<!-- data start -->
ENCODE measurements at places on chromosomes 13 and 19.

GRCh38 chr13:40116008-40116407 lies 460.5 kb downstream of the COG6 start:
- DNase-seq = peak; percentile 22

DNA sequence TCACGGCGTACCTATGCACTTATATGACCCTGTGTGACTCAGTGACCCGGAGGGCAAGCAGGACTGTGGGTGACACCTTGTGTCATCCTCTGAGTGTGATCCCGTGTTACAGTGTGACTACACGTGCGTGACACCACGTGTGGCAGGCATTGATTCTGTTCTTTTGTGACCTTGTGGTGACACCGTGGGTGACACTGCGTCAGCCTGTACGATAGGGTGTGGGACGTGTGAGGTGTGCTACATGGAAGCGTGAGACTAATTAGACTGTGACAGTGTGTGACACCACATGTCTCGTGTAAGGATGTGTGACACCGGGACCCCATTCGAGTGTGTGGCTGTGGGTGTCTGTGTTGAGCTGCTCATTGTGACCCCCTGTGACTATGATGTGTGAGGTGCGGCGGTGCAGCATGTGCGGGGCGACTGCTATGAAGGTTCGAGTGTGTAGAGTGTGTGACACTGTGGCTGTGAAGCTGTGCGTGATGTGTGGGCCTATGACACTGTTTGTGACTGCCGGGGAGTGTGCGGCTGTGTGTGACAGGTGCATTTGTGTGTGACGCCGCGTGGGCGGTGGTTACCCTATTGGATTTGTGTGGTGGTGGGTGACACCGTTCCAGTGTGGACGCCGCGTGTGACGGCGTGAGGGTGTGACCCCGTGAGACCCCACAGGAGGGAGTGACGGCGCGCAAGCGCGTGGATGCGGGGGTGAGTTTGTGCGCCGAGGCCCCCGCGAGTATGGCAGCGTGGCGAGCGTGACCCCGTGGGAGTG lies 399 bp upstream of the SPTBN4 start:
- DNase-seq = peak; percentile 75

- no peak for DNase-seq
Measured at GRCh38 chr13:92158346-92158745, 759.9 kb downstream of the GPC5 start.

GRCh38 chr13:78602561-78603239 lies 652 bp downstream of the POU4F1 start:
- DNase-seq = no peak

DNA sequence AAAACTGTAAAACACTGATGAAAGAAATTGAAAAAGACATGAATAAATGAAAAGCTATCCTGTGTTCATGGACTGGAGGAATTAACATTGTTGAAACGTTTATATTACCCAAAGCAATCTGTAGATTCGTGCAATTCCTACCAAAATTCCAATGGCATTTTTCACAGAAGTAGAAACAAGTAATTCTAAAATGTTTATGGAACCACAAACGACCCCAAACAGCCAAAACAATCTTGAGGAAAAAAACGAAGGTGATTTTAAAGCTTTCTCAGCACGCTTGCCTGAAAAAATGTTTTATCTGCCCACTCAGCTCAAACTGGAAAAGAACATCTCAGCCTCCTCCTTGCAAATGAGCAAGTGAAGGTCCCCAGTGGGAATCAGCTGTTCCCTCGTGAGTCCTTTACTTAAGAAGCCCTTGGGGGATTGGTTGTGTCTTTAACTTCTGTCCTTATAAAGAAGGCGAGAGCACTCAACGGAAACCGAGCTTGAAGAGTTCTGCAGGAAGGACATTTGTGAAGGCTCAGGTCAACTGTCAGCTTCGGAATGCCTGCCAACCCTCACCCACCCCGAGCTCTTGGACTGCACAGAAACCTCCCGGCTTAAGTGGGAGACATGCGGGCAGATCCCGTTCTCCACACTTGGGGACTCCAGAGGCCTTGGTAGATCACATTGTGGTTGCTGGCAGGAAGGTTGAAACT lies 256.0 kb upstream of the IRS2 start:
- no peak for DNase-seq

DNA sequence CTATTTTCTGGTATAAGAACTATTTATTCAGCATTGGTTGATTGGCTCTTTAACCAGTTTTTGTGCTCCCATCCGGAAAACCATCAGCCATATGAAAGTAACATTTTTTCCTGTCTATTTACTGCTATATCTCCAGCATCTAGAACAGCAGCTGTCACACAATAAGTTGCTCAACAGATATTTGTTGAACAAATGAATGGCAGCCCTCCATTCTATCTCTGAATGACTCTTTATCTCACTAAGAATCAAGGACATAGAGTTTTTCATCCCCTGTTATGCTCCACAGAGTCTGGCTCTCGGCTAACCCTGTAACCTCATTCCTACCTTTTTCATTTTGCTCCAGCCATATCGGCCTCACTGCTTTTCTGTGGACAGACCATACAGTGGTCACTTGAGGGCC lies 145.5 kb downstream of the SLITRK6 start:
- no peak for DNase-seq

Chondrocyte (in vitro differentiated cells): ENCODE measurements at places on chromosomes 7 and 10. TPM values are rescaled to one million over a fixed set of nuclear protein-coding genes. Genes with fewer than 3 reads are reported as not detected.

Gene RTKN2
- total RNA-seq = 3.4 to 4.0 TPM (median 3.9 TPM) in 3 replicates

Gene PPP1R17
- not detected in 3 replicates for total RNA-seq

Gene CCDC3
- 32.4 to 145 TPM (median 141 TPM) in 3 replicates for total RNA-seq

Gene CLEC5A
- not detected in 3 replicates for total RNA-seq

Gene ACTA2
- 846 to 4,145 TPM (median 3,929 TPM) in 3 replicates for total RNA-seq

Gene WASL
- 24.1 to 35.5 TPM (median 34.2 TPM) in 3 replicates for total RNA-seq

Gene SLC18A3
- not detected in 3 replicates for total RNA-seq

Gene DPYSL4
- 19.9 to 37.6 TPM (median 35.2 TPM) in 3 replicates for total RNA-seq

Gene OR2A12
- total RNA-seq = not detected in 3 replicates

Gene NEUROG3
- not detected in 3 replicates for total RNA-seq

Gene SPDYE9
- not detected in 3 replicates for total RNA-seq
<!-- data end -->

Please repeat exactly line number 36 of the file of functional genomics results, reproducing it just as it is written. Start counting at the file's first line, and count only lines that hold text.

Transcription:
- not detected in 3 replicates for total RNA-seq